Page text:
A Texas Republican, Michael McCaul, has the excellent idea of a law preventing members of Congress from using taxpayer money to fund parks, buildings, bridges, tunnels, railroad stations, or academic centers that are named after themselves. William McGurn has a column about it in the Wall Street Journal.
This is even a "read it here first": Back on June 28, 2010, I had a post here about the Frank R. Lautenberg Rail Station — which Mr. McGurn uses as the lead paragraph in his column — that concluded, "How about a law that says no federal money can be used to name anything for a politician until the politician is dead?"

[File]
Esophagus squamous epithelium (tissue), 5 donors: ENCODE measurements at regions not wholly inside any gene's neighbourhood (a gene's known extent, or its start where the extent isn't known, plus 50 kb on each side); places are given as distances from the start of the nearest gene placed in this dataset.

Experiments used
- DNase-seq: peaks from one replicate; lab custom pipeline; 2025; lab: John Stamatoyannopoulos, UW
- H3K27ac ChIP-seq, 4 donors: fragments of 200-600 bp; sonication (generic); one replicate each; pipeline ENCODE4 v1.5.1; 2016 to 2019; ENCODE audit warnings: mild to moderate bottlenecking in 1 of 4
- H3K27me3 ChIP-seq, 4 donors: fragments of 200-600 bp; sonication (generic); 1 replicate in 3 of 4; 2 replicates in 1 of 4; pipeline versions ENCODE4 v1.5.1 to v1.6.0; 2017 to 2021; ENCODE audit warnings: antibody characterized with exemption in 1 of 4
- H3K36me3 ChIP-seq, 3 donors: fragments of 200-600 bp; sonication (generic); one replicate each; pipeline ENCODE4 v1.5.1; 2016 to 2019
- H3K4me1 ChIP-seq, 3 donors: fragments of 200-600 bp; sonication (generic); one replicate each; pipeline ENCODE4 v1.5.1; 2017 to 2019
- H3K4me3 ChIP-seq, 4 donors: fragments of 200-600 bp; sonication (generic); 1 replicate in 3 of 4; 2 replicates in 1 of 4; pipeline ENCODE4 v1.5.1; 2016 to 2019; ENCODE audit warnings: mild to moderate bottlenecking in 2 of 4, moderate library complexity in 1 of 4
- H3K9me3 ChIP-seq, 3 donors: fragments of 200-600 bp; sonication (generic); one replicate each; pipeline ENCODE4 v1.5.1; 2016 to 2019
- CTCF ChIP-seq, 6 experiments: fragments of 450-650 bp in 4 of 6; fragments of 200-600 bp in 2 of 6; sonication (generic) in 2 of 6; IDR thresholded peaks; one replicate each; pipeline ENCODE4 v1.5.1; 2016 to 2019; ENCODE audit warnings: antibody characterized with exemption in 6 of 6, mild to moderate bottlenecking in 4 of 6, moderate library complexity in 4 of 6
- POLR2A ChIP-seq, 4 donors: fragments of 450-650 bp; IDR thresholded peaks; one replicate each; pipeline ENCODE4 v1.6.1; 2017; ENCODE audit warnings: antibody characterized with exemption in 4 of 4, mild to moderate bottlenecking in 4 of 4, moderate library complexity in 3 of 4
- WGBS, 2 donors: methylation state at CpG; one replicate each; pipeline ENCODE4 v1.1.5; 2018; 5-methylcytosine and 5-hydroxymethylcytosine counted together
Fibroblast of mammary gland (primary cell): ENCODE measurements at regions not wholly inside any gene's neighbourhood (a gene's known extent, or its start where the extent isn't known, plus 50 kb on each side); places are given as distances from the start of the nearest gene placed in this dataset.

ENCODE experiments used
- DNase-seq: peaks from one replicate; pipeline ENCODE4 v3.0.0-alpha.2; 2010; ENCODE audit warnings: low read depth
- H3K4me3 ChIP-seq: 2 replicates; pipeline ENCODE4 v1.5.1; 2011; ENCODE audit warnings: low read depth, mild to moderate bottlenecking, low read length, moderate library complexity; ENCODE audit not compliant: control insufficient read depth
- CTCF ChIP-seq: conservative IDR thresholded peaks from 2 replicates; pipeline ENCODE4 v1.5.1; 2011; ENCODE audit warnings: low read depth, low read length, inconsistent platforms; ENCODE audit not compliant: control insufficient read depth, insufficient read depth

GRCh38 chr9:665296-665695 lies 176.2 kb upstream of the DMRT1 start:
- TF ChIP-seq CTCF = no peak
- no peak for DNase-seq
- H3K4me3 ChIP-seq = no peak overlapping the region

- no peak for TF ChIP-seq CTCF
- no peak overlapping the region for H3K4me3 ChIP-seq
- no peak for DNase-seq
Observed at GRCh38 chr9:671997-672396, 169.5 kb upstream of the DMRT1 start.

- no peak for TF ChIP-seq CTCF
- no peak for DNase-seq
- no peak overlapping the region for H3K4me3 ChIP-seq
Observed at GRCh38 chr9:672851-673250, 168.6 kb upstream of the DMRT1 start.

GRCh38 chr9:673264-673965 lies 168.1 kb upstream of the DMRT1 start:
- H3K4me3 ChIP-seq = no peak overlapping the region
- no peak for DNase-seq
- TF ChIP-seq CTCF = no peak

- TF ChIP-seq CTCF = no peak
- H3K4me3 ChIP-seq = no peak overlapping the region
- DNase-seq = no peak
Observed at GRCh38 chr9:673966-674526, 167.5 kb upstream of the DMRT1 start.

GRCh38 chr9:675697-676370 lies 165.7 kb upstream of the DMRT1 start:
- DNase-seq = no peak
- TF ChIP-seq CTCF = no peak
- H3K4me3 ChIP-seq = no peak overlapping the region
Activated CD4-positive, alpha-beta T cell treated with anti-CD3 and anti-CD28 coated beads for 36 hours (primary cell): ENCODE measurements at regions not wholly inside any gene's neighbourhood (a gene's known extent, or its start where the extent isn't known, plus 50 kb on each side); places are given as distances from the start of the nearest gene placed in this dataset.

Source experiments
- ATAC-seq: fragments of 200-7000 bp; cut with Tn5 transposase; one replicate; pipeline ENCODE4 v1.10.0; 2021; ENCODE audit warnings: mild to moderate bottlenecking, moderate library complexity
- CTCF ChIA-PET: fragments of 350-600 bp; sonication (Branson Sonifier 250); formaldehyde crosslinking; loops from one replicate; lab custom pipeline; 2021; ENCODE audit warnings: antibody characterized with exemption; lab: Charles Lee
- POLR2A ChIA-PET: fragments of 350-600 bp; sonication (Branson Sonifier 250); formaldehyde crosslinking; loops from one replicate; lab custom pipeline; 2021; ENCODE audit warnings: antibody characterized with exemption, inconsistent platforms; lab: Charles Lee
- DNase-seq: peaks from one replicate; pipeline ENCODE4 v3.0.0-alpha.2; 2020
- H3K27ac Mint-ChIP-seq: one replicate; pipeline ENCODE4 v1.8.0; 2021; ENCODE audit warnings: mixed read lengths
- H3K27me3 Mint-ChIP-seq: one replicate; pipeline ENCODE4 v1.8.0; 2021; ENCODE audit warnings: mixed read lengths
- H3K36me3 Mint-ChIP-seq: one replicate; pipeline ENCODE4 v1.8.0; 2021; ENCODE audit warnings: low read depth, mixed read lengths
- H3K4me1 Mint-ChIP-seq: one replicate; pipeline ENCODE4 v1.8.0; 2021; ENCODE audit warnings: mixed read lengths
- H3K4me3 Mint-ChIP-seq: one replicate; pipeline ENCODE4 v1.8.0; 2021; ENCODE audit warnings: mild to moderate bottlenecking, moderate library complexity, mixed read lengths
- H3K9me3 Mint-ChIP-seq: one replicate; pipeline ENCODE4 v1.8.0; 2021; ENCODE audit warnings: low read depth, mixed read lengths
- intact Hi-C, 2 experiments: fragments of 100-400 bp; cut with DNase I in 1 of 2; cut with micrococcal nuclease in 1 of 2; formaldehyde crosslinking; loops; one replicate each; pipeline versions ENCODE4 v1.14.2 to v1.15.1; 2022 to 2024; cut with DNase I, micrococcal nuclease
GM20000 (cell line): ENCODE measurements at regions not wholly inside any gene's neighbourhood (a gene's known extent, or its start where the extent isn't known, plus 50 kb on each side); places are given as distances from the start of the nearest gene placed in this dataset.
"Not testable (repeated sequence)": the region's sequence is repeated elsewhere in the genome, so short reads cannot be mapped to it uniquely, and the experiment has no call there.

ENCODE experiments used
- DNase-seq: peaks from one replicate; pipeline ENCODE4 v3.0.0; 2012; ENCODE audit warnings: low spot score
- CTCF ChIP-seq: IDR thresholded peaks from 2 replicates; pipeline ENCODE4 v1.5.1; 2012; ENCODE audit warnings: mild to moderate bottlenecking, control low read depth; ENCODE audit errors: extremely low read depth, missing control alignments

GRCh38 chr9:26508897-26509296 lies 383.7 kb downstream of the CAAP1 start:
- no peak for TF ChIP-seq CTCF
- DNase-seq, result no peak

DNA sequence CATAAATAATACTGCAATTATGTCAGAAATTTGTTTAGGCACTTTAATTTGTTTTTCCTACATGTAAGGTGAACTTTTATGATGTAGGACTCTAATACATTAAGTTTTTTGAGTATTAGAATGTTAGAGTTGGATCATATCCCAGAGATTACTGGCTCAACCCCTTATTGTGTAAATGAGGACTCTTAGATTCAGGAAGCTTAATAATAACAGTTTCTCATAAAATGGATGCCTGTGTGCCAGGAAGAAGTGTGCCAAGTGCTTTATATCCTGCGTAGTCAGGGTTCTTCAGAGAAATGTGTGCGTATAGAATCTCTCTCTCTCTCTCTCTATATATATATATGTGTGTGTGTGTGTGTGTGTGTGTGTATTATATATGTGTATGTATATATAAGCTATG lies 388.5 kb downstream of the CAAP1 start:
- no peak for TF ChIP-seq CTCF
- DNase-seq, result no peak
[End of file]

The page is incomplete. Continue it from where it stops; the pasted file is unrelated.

I didn't have the McCaul angle here, though, and FutureOfCapitalism.com has so far been unsuccessful in getting the law passed. Maybe Mr. McGurn, with the larger platform of the Wall Street Journal, will have better luck. If it does get passed, it should be called the McGurn-Stoll law, because it would be hypocritical to call it the McCaul Amendment.
Meanwhile, here in New York, Mayor Bloomberg wants to rename the Queensborough Bridge after one of his predecessors, Mayor Koch, and the state is renaming the Brooklyn Battery Tunnel after a former governor, Hugh Carey. Mr. Koch and Mr. Carey are both retired from elective office, though still alive.